What to do in your garden in November.
* Amaryllis. These gorgeous bulbs produce huge single or double trumpet-shaped flowers up to 9 inches wide just five to eight weeks after planting. Dwarf varieties produce smaller flowers but their stems are not as leggy. Colors include coral, pink, red, salmon, white, yellow, and striped and feathered bicolors. Look for the bulbs at your local nursery or order from John Scheepers (www.johnscheepers.com or 860/567-0838) or Wayside Gardens (www.waysidegardens.com or 800/845-1124).
* Grasses. If you garden on a slope, make sure it's thoroughly planted so it won't erode if winter rains are heavy. To temporarily secure a bare slope or one that's newly planted, sow seeds of a perennial grass such as blue wild rye (Elymus glaucus), available from Peaceful Valley Farm & Garden Supply (www.groworganic.com or 888/784-1722).
* Mums. Sunset climate zones 7-9, 14-17: Blooming chrysanthemums in fall hues are still available at nurseries and florists. Grow them in pots to add instant color near entryways and patios. As soon as flowers die, cut back plants to 6 inches from the soil level. Transplant them into larger pots or in sunny beds; water regularly.
* Trees and shrubs. Zones 7-9, 14-17: For vivid autumn color, shop for trees such as birch, Chinese pistache, crape myrtle, ginkgo, Japanese maple, liquidambar, persimmon, and 'Raywood' ash. Also look for colorful shrubs--deciduous azaleas, barberry, oakleaf hydrangea, smoke tree, and Viburnum; and vines such as Parthenocissus.
* Wildflowers. For colorful spring bloom, choose a mix made for your climate or buy mixes for specific purposes, such as attracting butterflies or beneficial insects. Three regional seed sources are Clyde Robin Seed Company, Castro Valley, California (www.clyderobin.com or 510/785-0425); Larner Seeds, Bolinas, California (www.larnerseeds.com or 415/868-9407); and the Wildflower Seed Company, St. Helena, California (www.wildflower-seed.com or 800/456-3359).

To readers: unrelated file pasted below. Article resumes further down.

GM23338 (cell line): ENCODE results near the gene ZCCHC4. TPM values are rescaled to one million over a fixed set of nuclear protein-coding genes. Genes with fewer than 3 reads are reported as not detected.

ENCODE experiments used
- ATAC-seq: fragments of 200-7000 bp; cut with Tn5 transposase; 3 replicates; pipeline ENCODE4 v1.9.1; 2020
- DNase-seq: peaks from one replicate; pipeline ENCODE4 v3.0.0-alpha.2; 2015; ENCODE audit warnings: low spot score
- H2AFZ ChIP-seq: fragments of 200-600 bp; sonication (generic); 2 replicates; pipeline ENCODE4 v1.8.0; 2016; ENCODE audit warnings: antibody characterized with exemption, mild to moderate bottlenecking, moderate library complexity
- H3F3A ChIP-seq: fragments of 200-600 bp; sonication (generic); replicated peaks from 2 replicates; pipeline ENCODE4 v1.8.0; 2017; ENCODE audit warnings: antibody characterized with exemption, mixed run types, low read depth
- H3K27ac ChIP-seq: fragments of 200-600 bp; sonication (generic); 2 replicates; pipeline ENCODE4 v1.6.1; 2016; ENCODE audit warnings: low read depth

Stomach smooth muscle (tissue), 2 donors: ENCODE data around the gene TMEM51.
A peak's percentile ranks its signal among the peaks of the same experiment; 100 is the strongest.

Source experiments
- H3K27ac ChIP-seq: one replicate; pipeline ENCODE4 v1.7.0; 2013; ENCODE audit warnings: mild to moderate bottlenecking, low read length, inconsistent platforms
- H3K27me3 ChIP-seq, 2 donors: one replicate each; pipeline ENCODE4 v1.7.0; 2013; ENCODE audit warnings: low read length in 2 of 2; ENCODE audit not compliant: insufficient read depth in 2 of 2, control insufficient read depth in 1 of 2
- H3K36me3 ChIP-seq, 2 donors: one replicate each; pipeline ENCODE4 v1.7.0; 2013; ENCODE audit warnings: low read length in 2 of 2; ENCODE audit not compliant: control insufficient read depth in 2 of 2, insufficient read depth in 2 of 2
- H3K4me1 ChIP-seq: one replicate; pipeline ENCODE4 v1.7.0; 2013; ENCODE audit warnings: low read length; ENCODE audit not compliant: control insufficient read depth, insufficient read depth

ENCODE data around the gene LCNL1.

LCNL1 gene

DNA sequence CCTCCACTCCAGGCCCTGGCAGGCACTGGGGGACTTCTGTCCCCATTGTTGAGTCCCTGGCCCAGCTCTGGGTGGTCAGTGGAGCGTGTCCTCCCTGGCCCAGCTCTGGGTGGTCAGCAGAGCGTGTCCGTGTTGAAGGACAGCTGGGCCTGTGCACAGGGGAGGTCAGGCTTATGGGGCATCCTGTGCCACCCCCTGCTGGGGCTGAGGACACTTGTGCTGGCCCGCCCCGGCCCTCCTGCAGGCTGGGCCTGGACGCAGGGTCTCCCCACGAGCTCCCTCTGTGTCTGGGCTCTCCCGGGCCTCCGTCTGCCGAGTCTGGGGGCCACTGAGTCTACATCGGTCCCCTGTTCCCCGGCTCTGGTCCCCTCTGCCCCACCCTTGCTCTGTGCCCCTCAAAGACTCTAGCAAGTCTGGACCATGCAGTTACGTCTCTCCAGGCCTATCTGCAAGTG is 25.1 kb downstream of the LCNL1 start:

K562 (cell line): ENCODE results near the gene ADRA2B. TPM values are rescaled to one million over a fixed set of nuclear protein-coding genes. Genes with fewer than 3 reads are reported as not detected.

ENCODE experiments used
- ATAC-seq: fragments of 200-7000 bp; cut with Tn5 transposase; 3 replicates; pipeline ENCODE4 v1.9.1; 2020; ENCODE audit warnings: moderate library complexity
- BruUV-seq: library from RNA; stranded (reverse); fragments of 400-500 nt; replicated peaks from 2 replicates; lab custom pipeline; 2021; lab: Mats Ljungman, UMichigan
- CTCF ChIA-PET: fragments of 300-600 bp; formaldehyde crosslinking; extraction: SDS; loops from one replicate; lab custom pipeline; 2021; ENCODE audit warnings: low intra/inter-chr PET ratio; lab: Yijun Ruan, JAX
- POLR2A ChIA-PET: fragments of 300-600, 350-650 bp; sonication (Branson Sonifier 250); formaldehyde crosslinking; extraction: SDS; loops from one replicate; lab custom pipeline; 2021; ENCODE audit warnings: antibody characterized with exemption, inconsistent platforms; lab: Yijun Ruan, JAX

* Winter greens. Zones 7-9, 14-17: Colorful chard, kale, lettuce, and mustard greens are not only nutritious and delicious, they're also beautiful. A range of choices in sixpacks are still available in nurseries. Greens are easy to grow in containers at least 12 inches in diameter and are perfect for patios or porches. Pots of living greens also make great holiday gifts. Plant seedlings this month so they fill out by December.
* Houseplants. As days get shorter and the sun changes position, houseplants may not get the right type of light--bright and indirect. Move them to a brighter spot. Plants may also need less water as temperatures drop (unless the house is kept warm).
* Water. If rains are infrequent, irrigate newly planted lawns, landscape plants, and vegetables often enough to keep the soil moist. Periodically check established plants, and water them when necessary. Don't forget to water plants under eaves that may be sheltered from rain. Turn off automatic irrigation systems when rains begin.
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Build a compost pile
To dispense with all those fallen leaves you rake up this month, build a compost pile. Start with a 4-foot-wide piece of 12- to 14-gauge wire fencing.
1 Bend the wire into a cylinder about 4 feet in diameter. Wire together the cut edges.
2 Fill the cylinder with alternating 6-inch layers of brown matter (such as dried leaves and wood chips) and green matter (such as grass clippings). Keep the pile as moist as a wrung-out sponge, and aerate it every week or so. (Lift the cylinder and move it to one side; fork materials back into it.) Compost is ready when it's brown and crumbly; this could take a few months in cooler weather.